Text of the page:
The first lifeboats are lowered into the water. The passengers load into them as quickly as possible, but many of the boats are under-filled. Some of the smaller boats have only 20 people aboard when they could hold 65. Several women and children are left behind.
The White Star-commissioned cable-laying ship Minia is sent to help the overtaxed Mackay-Bennett. The two ships recover a total of 328 bodies. The stokers of Titanic’s sister ship, Olympic, go on strike because they don’t want to work on a ship that doesn’t carry enough lifeboats. The stokers’ action leads to the cancellation of Olympic’s voyage. The chief officer, William Murdoch, demotes Charles Lightoller to first officer. Lightoller will become the most senior officer to survive the disaster, surviving in an overturned collapsible lifeboat.
This general timeline does not include every event that occurred on Titanic’s voyage or the aftermath. However, over the years the Titanic has captured the imaginations of many people around the world. It has inspired research, countless memorials and monuments, and it’s been the subject of books, plays, television shows, songs, and movies.
Herbert J. Haddock signs on as captain of the White Star Line’s new flagship, Titanic. He will serve in the position for a week until Captain Edward J. Smith, commander of Olympic, arrives from Southampton to assume command of the Titanic. Also today, the ship’s lifeboats pass a seaworthiness test. Sixteen wooden lifeboats are loaded under davits, four of them “collapsible” boats with canvas sides that allow the boats to expand and hold more passengers. The boats exceed British Board of Trade regulations by ten percent capacity.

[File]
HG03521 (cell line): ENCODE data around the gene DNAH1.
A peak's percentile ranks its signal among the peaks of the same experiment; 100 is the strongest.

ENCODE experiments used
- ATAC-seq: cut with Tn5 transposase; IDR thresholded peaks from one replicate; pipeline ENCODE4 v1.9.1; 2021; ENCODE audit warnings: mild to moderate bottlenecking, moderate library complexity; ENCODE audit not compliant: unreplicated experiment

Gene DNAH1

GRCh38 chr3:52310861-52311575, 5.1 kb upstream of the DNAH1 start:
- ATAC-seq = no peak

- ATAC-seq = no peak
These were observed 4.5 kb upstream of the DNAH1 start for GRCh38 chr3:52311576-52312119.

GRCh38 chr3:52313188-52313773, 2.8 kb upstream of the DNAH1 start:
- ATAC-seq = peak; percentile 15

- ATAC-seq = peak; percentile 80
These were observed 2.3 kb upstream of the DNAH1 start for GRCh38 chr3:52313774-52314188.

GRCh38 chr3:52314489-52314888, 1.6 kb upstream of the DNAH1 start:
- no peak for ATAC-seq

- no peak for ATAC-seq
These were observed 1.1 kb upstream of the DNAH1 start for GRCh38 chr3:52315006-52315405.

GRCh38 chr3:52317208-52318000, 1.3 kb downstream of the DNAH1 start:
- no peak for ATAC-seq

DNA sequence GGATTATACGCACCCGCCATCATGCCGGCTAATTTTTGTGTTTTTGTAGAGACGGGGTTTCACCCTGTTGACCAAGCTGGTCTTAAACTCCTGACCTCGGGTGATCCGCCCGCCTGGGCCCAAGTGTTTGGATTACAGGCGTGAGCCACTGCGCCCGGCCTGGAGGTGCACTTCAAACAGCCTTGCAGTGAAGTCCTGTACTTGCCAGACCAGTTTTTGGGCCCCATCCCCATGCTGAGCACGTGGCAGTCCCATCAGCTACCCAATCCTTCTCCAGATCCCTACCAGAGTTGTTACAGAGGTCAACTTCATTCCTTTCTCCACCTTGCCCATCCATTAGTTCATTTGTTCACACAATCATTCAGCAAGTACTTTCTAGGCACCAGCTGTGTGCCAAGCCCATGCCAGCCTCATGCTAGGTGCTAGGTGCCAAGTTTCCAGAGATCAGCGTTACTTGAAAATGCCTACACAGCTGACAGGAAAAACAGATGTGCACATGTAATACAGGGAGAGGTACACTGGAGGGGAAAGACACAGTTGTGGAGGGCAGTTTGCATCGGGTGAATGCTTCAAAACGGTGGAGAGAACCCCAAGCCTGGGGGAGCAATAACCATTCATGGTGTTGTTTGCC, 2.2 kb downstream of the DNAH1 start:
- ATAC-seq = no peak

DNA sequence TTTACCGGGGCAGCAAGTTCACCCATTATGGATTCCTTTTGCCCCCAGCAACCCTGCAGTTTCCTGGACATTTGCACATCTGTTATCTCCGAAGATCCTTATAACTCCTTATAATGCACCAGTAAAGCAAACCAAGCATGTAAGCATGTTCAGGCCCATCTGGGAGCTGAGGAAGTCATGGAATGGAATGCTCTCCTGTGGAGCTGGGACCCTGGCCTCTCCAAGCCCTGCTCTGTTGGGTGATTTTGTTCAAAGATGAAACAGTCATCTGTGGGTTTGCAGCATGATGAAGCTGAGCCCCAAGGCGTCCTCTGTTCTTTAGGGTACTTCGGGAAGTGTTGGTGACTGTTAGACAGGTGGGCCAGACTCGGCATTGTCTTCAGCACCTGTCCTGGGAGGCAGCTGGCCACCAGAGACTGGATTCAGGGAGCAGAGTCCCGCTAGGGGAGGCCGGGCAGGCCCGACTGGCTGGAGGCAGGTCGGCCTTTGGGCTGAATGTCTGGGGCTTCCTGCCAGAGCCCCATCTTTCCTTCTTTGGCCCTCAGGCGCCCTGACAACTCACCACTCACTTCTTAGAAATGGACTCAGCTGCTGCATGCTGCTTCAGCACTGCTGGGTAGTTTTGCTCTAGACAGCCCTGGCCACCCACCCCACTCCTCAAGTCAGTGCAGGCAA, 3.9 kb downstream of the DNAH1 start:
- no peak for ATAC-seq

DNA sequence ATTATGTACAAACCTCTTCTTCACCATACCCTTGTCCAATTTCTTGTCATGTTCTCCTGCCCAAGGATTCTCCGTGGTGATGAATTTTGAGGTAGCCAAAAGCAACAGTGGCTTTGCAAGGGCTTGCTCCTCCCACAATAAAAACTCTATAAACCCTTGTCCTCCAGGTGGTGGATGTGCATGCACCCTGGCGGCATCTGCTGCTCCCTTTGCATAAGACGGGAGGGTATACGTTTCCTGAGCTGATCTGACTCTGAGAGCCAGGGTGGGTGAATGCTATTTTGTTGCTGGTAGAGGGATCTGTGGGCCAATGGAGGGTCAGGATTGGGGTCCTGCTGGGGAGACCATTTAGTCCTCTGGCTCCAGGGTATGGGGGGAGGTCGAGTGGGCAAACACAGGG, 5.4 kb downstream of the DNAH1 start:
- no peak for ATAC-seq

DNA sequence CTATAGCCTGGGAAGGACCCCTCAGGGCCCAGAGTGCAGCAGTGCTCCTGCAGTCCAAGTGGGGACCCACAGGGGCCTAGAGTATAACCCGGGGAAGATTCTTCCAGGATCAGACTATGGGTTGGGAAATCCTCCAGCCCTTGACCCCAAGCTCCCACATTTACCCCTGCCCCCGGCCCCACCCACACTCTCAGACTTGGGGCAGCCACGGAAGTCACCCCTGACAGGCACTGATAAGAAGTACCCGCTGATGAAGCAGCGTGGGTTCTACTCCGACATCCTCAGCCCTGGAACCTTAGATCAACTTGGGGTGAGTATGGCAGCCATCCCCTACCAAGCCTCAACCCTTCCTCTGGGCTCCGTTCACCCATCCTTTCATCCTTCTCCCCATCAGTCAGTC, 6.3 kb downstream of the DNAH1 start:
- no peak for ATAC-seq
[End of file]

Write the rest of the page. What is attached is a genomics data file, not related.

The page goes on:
The Titanic’s ill-fated journey in 1912 marked a turning point in maritime history. The shocking loss of lives and the subsequent investigations led to significant improvements in safety regulations and emergency procedures for ocean liners. This tragic event continues to serve as a poignant reminder of the risks and consequences of complacency at sea.
- Were there enough lifeboats on the Titanic? No, the Titanic had a total of 20 lifeboats, which was only enough to accommodate around half of the ship’s passengers and crew. This lack of lifeboats contributed significantly to the loss of life during the sinking.
2. Were any famous personalities aboard the Titanic? Yes, there were several notable passengers on board the Titanic, including American businessman John Jacob Astor IV, millionaire Benjamin Guggenheim, and Macy’s department store owner Isidor Straus, among others. Many prominent individuals lost their lives in the disaster, attracting widespread attention and grief